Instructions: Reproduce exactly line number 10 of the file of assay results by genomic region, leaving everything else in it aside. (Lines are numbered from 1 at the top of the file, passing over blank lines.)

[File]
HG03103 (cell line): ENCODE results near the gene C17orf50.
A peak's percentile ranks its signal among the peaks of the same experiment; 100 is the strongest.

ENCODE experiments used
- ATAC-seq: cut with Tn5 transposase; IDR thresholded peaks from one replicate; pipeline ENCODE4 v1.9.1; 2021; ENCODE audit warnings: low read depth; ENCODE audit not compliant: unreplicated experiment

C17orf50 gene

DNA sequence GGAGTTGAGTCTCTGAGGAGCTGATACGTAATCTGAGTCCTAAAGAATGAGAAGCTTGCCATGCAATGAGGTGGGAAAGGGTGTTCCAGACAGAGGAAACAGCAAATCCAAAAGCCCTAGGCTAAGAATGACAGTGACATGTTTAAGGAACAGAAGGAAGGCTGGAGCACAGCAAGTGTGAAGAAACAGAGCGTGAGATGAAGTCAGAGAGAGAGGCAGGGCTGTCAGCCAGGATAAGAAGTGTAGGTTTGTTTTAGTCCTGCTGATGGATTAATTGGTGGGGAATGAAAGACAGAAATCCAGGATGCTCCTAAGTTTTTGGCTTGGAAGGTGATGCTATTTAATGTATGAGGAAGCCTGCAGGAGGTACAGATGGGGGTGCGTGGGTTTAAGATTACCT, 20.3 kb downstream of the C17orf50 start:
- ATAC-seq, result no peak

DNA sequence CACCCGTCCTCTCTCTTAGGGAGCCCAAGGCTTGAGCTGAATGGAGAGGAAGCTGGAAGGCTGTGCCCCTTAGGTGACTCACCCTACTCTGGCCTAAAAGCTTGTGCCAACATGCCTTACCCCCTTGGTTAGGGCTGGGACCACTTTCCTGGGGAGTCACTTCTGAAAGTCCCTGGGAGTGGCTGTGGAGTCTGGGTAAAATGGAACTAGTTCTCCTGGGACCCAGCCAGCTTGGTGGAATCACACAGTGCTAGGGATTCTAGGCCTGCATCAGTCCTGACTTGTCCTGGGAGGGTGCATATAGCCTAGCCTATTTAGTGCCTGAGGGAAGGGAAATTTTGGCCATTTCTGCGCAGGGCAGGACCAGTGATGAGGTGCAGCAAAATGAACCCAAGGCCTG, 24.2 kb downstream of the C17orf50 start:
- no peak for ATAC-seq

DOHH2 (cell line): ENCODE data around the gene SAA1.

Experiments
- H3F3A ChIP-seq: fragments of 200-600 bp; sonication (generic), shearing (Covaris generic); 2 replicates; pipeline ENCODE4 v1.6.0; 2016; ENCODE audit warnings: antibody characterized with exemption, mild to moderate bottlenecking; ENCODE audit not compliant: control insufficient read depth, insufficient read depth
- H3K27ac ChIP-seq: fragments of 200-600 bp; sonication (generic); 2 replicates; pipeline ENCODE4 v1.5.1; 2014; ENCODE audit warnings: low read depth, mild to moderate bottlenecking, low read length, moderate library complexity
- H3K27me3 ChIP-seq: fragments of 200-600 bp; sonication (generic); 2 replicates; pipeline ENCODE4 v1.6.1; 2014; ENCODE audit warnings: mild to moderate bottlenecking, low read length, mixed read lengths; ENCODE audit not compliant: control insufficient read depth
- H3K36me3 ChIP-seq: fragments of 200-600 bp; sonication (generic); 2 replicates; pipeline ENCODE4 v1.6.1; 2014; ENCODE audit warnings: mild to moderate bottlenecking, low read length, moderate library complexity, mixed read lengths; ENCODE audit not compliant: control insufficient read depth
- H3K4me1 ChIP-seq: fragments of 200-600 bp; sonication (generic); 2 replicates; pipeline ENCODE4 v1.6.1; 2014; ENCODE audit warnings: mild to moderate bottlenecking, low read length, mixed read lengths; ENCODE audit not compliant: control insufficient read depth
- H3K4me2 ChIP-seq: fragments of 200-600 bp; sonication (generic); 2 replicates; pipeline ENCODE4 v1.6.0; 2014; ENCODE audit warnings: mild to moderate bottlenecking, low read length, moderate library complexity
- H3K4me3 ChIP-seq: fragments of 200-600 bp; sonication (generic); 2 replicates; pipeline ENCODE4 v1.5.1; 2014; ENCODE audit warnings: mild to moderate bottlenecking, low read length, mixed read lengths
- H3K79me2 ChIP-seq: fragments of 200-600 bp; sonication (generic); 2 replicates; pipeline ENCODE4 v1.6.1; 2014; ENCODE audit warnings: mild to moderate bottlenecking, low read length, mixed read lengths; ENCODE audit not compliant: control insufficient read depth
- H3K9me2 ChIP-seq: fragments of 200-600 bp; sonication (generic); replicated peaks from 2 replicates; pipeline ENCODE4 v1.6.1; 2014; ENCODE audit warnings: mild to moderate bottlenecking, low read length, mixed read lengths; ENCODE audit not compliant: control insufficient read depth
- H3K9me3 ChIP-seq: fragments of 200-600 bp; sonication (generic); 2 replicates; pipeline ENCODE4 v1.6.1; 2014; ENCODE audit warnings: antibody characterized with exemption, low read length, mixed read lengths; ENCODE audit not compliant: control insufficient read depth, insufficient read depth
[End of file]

DOHH2 (cell line): ENCODE data around the gene SAA1.